Say now I wanted to get what percentage each of these groups was. So I can do equals = and do that cell right there divided by this cell and I get that fraction there. I can change the cell format there to percentage. Let's have zero decimals and I can see that is 15%.

Now what if I wanted to do that for each one of these. Of course that would be the idea. So I can copy this formula and paste it in here and what I'm going to get is that it is not going to work because if I look at that formula it has moved these two cells down instead of this one here being B2 divided by B7 now it is B3 divided by B8. There is no B8 because it goes all the way down to seven and stops.

So I want to modify the formula. I always want it to be the total here. I can do that in one of many ways. One is I can change this here, instead of being B7 I can do sum of B and that will work and this is kind of independent of this row here at the bottom. So you don't even need this row anymore. It is kind of independent of this.

Now if I copy this and pasted it I would get the percentage of each one right there.

Another way to do this would be to change this formula so I do actually use the total at the bottom like that but I change it to be an absolute. So I can do the absolute row, the important thing, so with the dollar sign \$ there after 7 means 7 isn't going to change. So if I were to copy this and paste it here you can see it is B3 divided by B7, B4 divided by B7, B5 divided by B7, etc. I get the same result.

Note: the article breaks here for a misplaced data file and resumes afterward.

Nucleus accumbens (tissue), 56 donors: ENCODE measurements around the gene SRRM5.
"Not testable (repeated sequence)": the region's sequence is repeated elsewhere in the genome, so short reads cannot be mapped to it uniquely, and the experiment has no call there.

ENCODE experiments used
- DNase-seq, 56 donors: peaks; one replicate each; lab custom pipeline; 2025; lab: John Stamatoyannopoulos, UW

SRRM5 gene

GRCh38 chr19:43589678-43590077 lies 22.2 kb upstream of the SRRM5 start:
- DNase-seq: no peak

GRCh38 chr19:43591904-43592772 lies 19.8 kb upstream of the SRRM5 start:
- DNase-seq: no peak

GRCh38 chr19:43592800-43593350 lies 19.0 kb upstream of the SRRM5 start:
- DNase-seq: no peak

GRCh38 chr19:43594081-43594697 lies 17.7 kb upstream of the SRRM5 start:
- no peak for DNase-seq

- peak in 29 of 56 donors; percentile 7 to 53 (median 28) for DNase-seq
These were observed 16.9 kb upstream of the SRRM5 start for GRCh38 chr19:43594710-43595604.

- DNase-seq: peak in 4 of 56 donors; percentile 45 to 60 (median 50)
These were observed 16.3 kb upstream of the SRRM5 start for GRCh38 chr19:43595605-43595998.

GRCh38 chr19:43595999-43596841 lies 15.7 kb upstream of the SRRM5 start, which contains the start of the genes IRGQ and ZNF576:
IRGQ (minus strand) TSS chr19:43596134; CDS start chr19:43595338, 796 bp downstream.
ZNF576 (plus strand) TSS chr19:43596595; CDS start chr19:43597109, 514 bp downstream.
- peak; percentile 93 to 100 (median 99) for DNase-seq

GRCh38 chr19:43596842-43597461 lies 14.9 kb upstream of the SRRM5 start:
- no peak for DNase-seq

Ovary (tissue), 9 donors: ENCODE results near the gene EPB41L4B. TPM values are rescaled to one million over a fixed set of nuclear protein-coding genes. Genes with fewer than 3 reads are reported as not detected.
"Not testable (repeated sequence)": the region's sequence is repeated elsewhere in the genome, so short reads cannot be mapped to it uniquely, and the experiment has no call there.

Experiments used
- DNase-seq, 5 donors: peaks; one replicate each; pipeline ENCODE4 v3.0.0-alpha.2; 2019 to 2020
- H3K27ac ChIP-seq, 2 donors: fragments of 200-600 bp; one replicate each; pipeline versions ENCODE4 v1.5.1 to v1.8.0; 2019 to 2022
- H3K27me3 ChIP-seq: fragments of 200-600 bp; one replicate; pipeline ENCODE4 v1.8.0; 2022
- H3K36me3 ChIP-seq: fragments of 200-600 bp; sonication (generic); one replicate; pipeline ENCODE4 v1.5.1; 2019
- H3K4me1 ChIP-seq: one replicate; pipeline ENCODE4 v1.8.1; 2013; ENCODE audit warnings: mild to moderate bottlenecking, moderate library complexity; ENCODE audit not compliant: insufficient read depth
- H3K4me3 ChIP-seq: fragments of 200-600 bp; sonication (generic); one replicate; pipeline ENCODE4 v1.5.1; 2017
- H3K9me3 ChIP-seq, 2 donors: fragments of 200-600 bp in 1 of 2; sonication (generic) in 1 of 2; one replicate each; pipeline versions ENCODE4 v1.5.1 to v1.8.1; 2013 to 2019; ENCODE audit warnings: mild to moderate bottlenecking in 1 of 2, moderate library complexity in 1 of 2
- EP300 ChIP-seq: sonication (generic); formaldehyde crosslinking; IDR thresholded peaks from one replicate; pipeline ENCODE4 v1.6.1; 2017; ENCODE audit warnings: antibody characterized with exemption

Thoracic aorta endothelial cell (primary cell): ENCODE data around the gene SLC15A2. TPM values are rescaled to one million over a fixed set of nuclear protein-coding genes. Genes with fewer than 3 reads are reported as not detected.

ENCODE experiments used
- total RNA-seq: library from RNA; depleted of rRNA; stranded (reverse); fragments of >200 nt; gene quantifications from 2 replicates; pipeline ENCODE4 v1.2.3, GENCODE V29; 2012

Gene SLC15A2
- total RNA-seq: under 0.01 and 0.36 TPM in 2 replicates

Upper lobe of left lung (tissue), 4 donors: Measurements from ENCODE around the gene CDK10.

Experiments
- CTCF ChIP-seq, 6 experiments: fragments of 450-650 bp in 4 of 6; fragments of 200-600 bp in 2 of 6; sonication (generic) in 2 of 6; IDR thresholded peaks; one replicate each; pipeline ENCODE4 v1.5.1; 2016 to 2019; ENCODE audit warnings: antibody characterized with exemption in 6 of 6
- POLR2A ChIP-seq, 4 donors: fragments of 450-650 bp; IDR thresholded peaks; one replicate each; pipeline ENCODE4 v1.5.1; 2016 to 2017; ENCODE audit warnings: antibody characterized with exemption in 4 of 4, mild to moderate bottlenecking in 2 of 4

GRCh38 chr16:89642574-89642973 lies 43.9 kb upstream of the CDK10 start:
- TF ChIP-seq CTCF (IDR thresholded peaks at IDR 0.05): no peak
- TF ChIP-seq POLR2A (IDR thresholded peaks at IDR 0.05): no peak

Either way I get a percentage here of what each one is. Six represents 15% of 41, 4 represents 10% of 41, 16 represents 39% of 41, etc. So it is another useful way to use percentages in a spreadsheet.

Here is another example that I have set up. I have here a Table that shows a list of items and I want to see how often items appear. I have apples, oranges, and bananas in this list. I want see what percent of the time apples appear. Now this is a short list but imagine if this was hundreds of thousands of items long.

So I have a second Table here where I have set up the first column to be the equivalent apple, orange, banana exactly as these are. I want to see how many times does apple appear here and then figure out the percentage.

I'm going to do a formula and the formula that I am going to use, I'm going to use a function called CountIf. So always look through the formula browser here and you can see all sorts of cool functions that you can use for different situations. It is good to just browse that especially if you use spreadsheets a lot.

So I'm going to CountIf and I'm going to put the range in here so it is going to go to Table 1 and it is going to say from A1 to A17 and then I'm going to give it the value. I could put "apple" but instead since I have the word apple over here already I'm just going to click there and it will put A1 in, the equivalent to putting "apple" but it will be more useful later on. I see that 8 appears. Eight times that apple appears on this list.